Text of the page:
Both the Midterm and Final exam are proctored exams that are taken without any study aids. It is your responsibility to find an appropriate proctor and get them approved. The Midterm covers weeks 1-4 and the Final covers weeks 5-8. Exams will have 50 multiple choice, true/false, or fill-in the blank questions, only one attempt is allowed and each test must be completed within 2 hours (120 minutes).

The Midterm exam opens Monday morning of Week 4 and closes at Sunday of Week 4 at 11:59 pm CT.

The Final exam opens Monday morning of Week 8 and closes at Saturday of Week 8 at 11:59 pm CT.



Course Outline

Click on each week to view details about the activities scheduled for that week.

Week 1: Basics of Conservation Biology and Biodiversity
Learning Resources

Chapters 1 and 2

Virkkala, Raimo. "Long-Term Decline of Southern Boreal Forest Birds: Consequence of Habitat Alteration or Climate Change?" Biodiversity & Conservation, vol. 25, no. 1, Jan. 2016, pp. 151-167.  [Available via Content area of the course]

Discussion 1

Which of the three ethics described by Callicott do you feel is most widely accepted in the US today?  Explain and support your position.

Introduction Discussion

Introduce yourself to your classmates. Please share more than just your name. Include your profession, degree, hobbies, interest in conservation biology, and any other information that can help us get to know you. What is your most memorable interaction with conservation biology or biodiversity?

Article Review 1

Read the journal article “Long-Term Decline of Southern Boreal Forest Birds: Consequence of Habitat Alteration or Climate Change?” and complete the questionnaire. Upload your completed questionnaire to the appropriate dropbox folder by Sunday.

Quiz 1

The quiz will focus on understanding the terminology and concepts discussed in the assigned readings for this week.

Week 2: Value and Importance of Species and Ecosystem Diversity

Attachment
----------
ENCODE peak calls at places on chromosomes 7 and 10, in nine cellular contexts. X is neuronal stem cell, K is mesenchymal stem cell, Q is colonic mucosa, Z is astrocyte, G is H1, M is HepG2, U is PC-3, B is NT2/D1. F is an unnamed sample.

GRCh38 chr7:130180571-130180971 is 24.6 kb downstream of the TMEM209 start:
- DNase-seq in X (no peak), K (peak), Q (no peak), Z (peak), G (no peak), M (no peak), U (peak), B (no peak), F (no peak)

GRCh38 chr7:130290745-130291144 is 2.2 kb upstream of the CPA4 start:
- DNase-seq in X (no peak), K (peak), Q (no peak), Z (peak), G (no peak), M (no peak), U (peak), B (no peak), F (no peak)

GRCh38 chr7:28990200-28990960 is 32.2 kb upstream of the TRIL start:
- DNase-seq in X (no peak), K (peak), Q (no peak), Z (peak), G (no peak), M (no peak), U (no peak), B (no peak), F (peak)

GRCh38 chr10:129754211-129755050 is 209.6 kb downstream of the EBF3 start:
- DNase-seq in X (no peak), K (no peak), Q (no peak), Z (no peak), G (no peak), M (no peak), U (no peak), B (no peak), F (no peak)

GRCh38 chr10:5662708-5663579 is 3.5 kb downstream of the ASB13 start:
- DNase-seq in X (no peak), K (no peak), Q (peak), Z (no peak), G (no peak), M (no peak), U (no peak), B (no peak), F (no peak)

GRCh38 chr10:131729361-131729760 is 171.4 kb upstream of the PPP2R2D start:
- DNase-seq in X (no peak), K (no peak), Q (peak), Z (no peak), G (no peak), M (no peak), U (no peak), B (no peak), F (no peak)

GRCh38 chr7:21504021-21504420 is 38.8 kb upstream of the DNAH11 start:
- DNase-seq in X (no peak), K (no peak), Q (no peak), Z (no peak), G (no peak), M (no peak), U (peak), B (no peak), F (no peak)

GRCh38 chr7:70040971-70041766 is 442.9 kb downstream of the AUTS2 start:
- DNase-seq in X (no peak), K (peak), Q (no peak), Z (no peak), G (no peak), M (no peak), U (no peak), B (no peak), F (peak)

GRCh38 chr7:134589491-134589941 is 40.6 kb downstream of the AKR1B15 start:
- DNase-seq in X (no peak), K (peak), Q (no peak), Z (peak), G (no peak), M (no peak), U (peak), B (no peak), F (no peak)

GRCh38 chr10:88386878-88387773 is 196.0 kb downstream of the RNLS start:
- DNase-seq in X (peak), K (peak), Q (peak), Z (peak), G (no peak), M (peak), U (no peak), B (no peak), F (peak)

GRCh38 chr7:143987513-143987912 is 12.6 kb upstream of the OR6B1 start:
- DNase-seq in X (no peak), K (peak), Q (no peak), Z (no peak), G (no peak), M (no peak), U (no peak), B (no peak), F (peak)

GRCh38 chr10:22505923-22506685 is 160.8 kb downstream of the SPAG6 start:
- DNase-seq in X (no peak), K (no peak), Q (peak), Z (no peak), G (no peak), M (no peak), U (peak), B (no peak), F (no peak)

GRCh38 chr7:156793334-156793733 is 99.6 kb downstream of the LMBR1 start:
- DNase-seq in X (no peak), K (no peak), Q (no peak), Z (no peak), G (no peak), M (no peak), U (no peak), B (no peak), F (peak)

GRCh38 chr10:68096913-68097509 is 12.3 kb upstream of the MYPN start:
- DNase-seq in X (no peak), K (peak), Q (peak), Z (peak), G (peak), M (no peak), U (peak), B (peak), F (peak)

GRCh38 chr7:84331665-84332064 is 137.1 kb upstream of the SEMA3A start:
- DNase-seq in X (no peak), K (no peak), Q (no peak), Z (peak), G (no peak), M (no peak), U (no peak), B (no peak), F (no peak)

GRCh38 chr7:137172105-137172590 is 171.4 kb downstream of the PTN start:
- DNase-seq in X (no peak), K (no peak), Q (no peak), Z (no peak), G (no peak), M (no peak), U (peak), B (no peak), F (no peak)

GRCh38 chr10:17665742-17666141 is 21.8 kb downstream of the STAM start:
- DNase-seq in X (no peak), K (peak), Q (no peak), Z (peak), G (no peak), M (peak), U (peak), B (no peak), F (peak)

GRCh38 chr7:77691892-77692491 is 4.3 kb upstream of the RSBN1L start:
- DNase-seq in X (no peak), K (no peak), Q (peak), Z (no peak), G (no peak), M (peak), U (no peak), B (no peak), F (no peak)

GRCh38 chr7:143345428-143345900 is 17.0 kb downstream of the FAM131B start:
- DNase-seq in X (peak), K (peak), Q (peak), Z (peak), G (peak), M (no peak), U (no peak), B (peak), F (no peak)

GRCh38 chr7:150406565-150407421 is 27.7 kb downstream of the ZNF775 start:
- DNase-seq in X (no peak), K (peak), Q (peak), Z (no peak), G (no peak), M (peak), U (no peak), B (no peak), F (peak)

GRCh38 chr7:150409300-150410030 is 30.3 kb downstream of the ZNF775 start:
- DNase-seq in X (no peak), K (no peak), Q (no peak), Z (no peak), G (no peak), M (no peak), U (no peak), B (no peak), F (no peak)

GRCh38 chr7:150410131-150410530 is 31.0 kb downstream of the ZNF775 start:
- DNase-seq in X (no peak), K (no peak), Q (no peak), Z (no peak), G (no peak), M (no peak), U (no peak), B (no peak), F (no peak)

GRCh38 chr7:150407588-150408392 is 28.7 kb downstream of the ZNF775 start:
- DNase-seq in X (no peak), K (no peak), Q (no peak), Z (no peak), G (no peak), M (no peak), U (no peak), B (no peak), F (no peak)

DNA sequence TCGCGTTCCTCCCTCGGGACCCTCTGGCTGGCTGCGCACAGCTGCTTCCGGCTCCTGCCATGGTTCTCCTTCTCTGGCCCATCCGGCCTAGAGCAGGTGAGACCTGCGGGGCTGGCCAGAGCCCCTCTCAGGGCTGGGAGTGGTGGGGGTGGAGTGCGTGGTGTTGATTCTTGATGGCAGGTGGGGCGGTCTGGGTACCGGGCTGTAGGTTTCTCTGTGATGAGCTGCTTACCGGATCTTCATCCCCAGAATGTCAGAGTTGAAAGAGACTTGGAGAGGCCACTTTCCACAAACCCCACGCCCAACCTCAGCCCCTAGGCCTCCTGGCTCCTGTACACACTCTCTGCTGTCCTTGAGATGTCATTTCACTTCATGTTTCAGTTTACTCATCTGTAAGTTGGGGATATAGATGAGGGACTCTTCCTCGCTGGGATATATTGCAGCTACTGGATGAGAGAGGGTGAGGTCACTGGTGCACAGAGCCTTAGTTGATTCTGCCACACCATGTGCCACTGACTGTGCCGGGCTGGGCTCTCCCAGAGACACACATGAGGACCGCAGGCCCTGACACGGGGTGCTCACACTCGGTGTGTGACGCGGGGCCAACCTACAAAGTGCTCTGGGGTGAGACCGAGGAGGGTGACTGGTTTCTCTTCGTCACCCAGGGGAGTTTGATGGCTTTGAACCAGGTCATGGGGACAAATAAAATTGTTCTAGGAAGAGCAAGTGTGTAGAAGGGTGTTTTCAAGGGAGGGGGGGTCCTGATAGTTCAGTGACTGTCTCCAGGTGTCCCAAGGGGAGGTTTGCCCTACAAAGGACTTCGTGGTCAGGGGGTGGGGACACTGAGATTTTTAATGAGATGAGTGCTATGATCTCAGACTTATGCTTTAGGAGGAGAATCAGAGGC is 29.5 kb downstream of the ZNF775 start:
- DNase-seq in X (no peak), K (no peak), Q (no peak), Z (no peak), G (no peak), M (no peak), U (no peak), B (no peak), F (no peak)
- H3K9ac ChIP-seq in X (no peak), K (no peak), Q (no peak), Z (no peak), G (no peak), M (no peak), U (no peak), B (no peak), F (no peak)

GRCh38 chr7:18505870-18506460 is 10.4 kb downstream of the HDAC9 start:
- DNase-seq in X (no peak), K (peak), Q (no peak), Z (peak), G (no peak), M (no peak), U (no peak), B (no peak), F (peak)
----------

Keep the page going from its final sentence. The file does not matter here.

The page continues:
Learning Resources

Chapters 3 and 4

Discussion 2

What factors would you consider in determining the instrumental and intrinsic value of a species that would adversely impacted by a development project? Do you think instrumental or intrinsic factors should be given greater weight in the final decision? Explain your reasoning.

Discussion 3

Consider the Mangrove Case Study. Do you think it is reasonable and justified to value a mangrove swamp damaged by an oil spill at over $6 million? Provide a comprehensive response supported by concepts expressed in the text.

Worksheet 1

Worksheet focuses on equations and calculations regarding Simpson’s Diversity equations and Jaccard’s Coefficient of Community Similarity.

Proctor Information
Submit your proctor form to the appropriate Dropbox folder by the end of the week. Remember to “Save” the form before placing it in Dropbox. See the Content area for more information.
Week 3: Threats to Biodiversity Including Extinctions
Learning Resources

Chapters 5, 6, and 7

Discussion 4

Why do you think it is or isn’t important to have populations dominated by heterozygotes rather than homozygotes? Explain your position.

Discussion 5

Consider the Eastern Barred Bandicoot Case Study. How do you think this demonstrates that an understanding of the extinction process, facilitated by population viability analysis can result in a workable population management plan? Explain your position.

Quiz 2

The quiz will focus on understanding the terminology and concepts discussed in the assigned readings for this week.

Week 4: Ecosystem Degradation and Loss
Learning Resources

Chapters  8 and 9

Discussion 6

“A significant if not the most significant factor in ecosystem degradation and loss is agricultural activities”. Do you feel this is an accurate statement considering desertification, deforestation and wetland loss, and if so why? Provide examples to support your position.